Deep discharge can damage a rechargeable battery. The Figure 1
circuit, by disconnecting the battery from its load, halts battery discharge at a predetermined level of declining terminal voltage. Transistor Q1 acts as the switch. The overall circuit draws about 500µA when the switch is closed and about 8µA when the switch is open.
Choosing the upper and lower voltage thresholds VU
lets you set values for R1, R2, and R3:
R1 = R2 × [(VL/1.15) - 1]
R3 = 1.15 × R1/(VU - VL)
To start the circuit, battery voltage (V+) must exceed VU
. The micropower voltage detector IC1 then powers IC2, but only while V+ remains above VL
. Otherwise, the loss of power to IC2 removes gate drive from Q1, turning it off. As shown, the circuit disconnects a 3-cell nickel-cadmium battery from its load when V+ reaches a VL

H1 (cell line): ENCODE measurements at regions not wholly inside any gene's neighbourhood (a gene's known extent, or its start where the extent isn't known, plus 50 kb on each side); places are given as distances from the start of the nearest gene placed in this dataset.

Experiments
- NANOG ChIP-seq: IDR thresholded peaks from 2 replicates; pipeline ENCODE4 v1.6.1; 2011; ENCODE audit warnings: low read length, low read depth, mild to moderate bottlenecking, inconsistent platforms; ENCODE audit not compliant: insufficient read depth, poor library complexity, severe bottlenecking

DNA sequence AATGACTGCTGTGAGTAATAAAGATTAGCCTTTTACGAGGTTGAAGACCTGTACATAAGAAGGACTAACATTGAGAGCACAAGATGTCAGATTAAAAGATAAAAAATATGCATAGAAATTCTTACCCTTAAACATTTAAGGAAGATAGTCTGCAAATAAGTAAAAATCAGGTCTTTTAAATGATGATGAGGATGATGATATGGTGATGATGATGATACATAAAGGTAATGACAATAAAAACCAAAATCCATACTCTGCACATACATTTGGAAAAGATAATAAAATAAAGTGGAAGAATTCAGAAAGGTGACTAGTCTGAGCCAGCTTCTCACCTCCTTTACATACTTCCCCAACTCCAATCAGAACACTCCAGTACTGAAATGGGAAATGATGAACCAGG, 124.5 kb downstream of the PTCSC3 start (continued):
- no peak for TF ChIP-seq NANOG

of 3.1V. An approximate 0.5V hysteresis prevents the switch from turning on immediately when the load is removed; V+ must first return to VU
IC2 is a dual charge-pump inverter that normally converts 5V to 10V. The capacitors C2, C3, and two diodes on the chip's positive-voltage side form a voltage tripler that generates an approximate 2(V+) gate drive for the high-side, floating-source MOSFET switch Q1.
Gate drive declines with battery voltage, causing the on-resistance of Q1 to reach a maximum of ≈0.1Ω just before V+ reaches its 3.1V threshold. A 300mA load current at that time will cause a 30mV drop at the disconnect switch; the drop will be 2mV to 3mV less for higher battery voltages. Resistor R4 assures turn-off for Q1 by providing a discharge path for C3.
Figure 1. When battery voltage drops below a threshold set by R1 and R2, the voltage-detector chip (IC1) removes power from the charge pump IC2, which turns off the high-side switch Q1 by removing its gate drive.